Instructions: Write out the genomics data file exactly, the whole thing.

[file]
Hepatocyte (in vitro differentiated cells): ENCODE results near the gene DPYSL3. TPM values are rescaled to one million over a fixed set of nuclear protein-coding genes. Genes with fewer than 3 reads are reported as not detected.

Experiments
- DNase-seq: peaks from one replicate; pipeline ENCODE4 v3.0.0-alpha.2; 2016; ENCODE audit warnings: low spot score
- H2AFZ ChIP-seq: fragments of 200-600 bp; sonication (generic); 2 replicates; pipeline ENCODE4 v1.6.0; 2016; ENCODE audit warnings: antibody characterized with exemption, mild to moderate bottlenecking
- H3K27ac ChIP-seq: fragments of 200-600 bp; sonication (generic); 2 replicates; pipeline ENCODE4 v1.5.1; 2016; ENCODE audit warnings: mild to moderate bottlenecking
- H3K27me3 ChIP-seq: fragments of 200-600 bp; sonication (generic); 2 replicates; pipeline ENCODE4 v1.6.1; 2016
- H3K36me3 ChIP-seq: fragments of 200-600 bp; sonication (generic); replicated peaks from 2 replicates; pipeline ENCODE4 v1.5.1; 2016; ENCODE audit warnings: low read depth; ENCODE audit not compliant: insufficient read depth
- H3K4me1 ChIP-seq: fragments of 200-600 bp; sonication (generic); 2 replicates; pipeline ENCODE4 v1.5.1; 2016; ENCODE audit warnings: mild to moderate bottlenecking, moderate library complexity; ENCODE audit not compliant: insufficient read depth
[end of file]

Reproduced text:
Hepatocyte (in vitro differentiated cells): ENCODE results near the gene DPYSL3. TPM values are rescaled to one million over a fixed set of nuclear protein-coding genes. Genes with fewer than 3 reads are reported as not detected.

Experiments
- DNase-seq: peaks from one replicate; pipeline ENCODE4 v3.0.0-alpha.2; 2016; ENCODE audit warnings: low spot score
- H2AFZ ChIP-seq: fragments of 200-600 bp; sonication (generic); 2 replicates; pipeline ENCODE4 v1.6.0; 2016; ENCODE audit warnings: antibody characterized with exemption, mild to moderate bottlenecking
- H3K27ac ChIP-seq: fragments of 200-600 bp; sonication (generic); 2 replicates; pipeline ENCODE4 v1.5.1; 2016; ENCODE audit warnings: mild to moderate bottlenecking
- H3K27me3 ChIP-seq: fragments of 200-600 bp; sonication (generic); 2 replicates; pipeline ENCODE4 v1.6.1; 2016
- H3K36me3 ChIP-seq: fragments of 200-600 bp; sonication (generic); replicated peaks from 2 replicates; pipeline ENCODE4 v1.5.1; 2016; ENCODE audit warnings: low read depth; ENCODE audit not compliant: insufficient read depth
- H3K4me1 ChIP-seq: fragments of 200-600 bp; sonication (generic); 2 replicates; pipeline ENCODE4 v1.5.1; 2016; ENCODE audit warnings: mild to moderate bottlenecking, moderate library complexity; ENCODE audit not compliant: insufficient read depth